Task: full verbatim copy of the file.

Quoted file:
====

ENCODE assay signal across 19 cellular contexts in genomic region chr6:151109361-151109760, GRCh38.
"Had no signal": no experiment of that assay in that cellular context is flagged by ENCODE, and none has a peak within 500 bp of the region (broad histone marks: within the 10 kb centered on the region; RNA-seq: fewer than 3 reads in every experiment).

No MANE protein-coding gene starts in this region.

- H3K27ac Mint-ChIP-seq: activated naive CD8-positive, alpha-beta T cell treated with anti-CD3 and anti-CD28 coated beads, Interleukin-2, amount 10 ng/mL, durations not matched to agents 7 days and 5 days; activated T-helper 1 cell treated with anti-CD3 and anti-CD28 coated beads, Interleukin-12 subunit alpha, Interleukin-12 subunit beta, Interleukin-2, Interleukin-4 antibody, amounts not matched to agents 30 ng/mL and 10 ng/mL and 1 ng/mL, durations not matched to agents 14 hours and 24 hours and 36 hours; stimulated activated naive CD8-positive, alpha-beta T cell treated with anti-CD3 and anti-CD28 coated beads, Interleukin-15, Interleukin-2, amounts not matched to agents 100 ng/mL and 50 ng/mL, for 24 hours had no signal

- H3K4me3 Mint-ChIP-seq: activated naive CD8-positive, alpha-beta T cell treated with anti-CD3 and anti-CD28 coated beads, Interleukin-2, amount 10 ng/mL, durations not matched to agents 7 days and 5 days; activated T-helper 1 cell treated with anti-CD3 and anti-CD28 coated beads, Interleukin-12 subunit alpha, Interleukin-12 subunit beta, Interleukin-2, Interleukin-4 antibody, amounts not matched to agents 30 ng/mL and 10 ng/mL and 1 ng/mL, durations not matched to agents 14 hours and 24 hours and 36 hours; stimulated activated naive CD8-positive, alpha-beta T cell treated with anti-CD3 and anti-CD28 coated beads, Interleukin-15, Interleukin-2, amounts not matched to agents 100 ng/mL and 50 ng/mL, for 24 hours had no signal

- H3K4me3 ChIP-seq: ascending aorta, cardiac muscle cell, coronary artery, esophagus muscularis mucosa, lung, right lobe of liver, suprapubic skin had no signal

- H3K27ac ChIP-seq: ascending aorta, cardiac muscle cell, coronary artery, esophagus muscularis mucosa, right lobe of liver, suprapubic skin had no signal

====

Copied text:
ENCODE assay signal across 19 cellular contexts in genomic region chr6:151109361-151109760, GRCh38.
"Had no signal": no experiment of that assay in that cellular context is flagged by ENCODE, and none has a peak within 500 bp of the region (broad histone marks: within the 10 kb centered on the region; RNA-seq: fewer than 3 reads in every experiment).

No MANE protein-coding gene starts in this region.

- H3K27ac Mint-ChIP-seq: activated naive CD8-positive, alpha-beta T cell treated with anti-CD3 and anti-CD28 coated beads, Interleukin-2, amount 10 ng/mL, durations not matched to agents 7 days and 5 days; activated T-helper 1 cell treated with anti-CD3 and anti-CD28 coated beads, Interleukin-12 subunit alpha, Interleukin-12 subunit beta, Interleukin-2, Interleukin-4 antibody, amounts not matched to agents 30 ng/mL and 10 ng/mL and 1 ng/mL, durations not matched to agents 14 hours and 24 hours and 36 hours; stimulated activated naive CD8-positive, alpha-beta T cell treated with anti-CD3 and anti-CD28 coated beads, Interleukin-15, Interleukin-2, amounts not matched to agents 100 ng/mL and 50 ng/mL, for 24 hours had no signal

- H3K4me3 Mint-ChIP-seq: activated naive CD8-positive, alpha-beta T cell treated with anti-CD3 and anti-CD28 coated beads, Interleukin-2, amount 10 ng/mL, durations not matched to agents 7 days and 5 days; activated T-helper 1 cell treated with anti-CD3 and anti-CD28 coated beads, Interleukin-12 subunit alpha, Interleukin-12 subunit beta, Interleukin-2, Interleukin-4 antibody, amounts not matched to agents 30 ng/mL and 10 ng/mL and 1 ng/mL, durations not matched to agents 14 hours and 24 hours and 36 hours; stimulated activated naive CD8-positive, alpha-beta T cell treated with anti-CD3 and anti-CD28 coated beads, Interleukin-15, Interleukin-2, amounts not matched to agents 100 ng/mL and 50 ng/mL, for 24 hours had no signal

- H3K4me3 ChIP-seq: ascending aorta, cardiac muscle cell, coronary artery, esophagus muscularis mucosa, lung, right lobe of liver, suprapubic skin had no signal

- H3K27ac ChIP-seq: ascending aorta, cardiac muscle cell, coronary artery, esophagus muscularis mucosa, right lobe of liver, suprapubic skin had no signal